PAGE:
Several things have moved from my TODO list to my DONE list where Nucleus is concerned, and I’ve learned a few useful things along the way. In keeping with the current trend in this blog, I’m going to share the experiences once again, particularly the issues conquered.
We start with some interesting problems that crop up in trying to deal with tombstoning in XNA in particular, and then move on through a couple of design changes and other bits of progress. Tally ho.
I’ll have Chicken and Black Olive
…on my Tombstone, you see. No? I didn’t think it was that clever, either. Anyway. Tombstoning is the term for what happens when the phone receives a call or brings up a chooser or other built-in UI and your game/app gets suspended. You’re supposed to handle this by saving whatever state you need to and such, so that you can resume the app right where it left off and process anything you might be waiting to come back from the interrupting task.
This is all pretty well documented, especially for Silverlight. For XNA, it’s a little different, in that you overload the Game object’s OnActivate() and OnDeactivate() functions. Which is actually a bit easier. In my case, I save the state of all my active orbs, the ring structure, and the score before I lose focus, since that’s what is needed to put the game back the way it was. This needs to be written out to its own file, because there’s a fair bit of data involved, so I create and write a temporary file into the isolated storage. Then I load it back in to resume. Easy enough.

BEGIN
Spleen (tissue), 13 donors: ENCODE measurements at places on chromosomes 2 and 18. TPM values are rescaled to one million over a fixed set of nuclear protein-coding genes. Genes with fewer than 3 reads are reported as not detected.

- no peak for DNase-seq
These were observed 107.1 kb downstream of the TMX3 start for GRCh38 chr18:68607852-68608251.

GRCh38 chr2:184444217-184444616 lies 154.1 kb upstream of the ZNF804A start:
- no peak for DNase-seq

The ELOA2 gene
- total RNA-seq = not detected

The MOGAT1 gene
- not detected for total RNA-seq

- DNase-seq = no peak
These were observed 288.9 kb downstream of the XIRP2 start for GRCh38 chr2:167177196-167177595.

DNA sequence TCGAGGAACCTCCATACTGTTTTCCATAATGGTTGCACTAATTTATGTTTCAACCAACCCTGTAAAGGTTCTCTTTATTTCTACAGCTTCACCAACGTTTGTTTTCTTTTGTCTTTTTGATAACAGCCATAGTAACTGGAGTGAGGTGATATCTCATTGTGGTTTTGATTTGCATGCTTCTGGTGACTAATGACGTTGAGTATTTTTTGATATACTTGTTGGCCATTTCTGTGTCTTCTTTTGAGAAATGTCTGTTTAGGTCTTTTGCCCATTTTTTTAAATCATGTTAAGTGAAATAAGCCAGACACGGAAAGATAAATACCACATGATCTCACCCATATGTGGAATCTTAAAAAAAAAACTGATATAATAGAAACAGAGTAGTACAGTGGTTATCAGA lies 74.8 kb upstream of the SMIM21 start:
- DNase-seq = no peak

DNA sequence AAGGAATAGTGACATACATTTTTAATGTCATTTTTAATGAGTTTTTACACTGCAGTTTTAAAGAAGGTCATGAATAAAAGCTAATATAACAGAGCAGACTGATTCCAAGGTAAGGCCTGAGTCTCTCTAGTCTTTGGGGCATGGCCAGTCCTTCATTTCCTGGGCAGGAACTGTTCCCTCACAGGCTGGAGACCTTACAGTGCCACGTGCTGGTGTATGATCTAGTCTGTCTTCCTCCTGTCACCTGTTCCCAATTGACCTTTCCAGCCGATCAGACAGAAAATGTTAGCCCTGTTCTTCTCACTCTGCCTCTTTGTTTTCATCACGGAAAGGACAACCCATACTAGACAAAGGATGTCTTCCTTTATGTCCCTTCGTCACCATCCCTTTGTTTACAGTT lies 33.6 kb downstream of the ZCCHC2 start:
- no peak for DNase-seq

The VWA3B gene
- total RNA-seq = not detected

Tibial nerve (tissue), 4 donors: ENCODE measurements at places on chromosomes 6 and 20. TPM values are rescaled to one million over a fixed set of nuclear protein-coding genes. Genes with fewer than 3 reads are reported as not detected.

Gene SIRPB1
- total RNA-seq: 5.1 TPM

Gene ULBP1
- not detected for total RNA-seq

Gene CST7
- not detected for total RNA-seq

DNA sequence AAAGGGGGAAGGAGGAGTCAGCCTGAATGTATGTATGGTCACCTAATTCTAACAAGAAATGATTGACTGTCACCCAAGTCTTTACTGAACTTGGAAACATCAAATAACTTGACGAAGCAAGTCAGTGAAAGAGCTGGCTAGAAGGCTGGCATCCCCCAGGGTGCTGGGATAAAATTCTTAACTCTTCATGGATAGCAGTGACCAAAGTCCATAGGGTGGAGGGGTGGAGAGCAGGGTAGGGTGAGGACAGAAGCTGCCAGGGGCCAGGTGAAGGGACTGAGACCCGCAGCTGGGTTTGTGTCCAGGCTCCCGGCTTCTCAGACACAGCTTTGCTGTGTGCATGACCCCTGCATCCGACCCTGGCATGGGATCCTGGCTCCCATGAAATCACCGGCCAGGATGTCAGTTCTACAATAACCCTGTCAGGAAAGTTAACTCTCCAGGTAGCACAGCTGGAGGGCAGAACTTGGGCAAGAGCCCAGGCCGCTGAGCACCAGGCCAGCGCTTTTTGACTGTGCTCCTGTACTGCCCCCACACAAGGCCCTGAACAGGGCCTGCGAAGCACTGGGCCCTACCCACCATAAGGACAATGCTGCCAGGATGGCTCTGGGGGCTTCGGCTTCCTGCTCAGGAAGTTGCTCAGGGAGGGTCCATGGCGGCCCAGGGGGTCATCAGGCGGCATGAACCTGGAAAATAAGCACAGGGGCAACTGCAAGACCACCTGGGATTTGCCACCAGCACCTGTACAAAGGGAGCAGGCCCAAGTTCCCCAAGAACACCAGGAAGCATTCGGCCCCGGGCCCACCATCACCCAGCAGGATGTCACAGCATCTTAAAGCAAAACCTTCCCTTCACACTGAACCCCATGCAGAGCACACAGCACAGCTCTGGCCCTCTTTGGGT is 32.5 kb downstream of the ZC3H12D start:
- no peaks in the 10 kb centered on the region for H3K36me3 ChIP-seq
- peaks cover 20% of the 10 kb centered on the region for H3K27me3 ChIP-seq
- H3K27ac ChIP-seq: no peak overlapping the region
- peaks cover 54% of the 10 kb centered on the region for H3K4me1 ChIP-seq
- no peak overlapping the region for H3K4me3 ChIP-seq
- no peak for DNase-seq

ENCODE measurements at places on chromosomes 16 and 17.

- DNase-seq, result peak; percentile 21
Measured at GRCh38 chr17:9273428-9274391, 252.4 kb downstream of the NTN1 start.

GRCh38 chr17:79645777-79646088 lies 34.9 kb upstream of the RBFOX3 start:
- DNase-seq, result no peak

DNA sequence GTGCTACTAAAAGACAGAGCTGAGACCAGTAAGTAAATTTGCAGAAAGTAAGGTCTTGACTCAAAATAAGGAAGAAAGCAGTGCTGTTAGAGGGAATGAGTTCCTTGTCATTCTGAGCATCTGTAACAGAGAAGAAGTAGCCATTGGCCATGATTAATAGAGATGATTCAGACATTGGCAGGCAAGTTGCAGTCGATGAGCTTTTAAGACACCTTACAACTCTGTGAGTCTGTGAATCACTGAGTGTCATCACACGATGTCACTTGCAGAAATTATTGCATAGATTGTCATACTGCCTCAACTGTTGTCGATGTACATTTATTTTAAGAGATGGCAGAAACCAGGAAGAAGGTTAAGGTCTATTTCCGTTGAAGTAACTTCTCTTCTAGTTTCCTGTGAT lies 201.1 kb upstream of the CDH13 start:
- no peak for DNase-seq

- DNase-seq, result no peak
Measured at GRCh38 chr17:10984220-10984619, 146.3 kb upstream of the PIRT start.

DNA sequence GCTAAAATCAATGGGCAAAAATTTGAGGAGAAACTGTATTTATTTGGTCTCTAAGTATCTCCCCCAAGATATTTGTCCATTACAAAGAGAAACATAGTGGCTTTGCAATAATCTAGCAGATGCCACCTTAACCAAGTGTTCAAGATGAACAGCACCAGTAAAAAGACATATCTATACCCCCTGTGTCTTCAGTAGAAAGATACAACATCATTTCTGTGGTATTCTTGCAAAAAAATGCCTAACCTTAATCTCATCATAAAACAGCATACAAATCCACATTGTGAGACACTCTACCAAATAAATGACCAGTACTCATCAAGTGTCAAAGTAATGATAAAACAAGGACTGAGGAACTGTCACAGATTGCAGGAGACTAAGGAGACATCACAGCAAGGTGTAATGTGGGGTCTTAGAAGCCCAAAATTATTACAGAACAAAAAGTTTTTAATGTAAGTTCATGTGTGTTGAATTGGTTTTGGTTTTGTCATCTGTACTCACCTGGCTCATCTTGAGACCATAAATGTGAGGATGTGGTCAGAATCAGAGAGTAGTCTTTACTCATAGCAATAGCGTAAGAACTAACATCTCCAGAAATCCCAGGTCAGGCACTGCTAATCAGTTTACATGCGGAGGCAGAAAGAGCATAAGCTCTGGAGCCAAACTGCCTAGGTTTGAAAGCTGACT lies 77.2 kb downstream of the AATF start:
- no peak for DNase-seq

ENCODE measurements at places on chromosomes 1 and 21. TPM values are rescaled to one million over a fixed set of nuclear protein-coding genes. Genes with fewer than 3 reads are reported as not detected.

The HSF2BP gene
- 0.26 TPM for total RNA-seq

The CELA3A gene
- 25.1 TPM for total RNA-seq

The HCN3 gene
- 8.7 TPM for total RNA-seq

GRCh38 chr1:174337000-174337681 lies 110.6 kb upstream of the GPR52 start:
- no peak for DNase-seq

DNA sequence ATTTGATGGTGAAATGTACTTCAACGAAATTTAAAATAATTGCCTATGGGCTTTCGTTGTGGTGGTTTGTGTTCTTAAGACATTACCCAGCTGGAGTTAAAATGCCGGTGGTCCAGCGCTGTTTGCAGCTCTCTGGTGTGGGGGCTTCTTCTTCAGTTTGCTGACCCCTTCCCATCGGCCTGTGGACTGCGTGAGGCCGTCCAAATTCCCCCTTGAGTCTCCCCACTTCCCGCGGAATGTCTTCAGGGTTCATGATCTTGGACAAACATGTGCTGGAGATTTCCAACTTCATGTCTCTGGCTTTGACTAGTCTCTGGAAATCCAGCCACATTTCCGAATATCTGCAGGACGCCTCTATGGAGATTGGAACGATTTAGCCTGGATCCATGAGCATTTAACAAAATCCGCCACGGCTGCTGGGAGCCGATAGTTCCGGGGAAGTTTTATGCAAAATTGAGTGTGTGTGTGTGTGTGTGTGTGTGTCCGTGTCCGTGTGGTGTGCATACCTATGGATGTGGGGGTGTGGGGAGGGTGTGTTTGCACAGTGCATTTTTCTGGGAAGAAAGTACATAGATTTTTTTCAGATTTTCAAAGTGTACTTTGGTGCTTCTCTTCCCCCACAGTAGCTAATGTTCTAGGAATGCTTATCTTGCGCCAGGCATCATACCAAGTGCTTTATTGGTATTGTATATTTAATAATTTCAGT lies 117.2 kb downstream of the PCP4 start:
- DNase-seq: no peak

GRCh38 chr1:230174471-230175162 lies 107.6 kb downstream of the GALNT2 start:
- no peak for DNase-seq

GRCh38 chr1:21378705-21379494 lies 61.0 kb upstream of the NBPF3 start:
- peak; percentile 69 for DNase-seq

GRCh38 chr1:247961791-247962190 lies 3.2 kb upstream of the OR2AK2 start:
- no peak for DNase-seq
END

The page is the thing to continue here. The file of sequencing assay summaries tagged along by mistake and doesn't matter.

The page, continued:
I also delete the file(if it exists) when I exit normally, to prevent the startup code from resuming the last game(though I may expose a setting to allow user-suspended games, another advantage to my particular choices). I chose to do this by overloading the Game.OnExiting() function, which seemed reasonable.
As it turns out, this is a problem. The exit code gets called when the app gets tombstoned. To make matters worse, the deactivation code also gets called when the app is exited normally. To elevate this to enormous heights of confusion, while debugging, I found that when tombstoning by pressing the Windows button, they are called in the opposite order that they are when you exit the game normally. Confusing? Hell yes.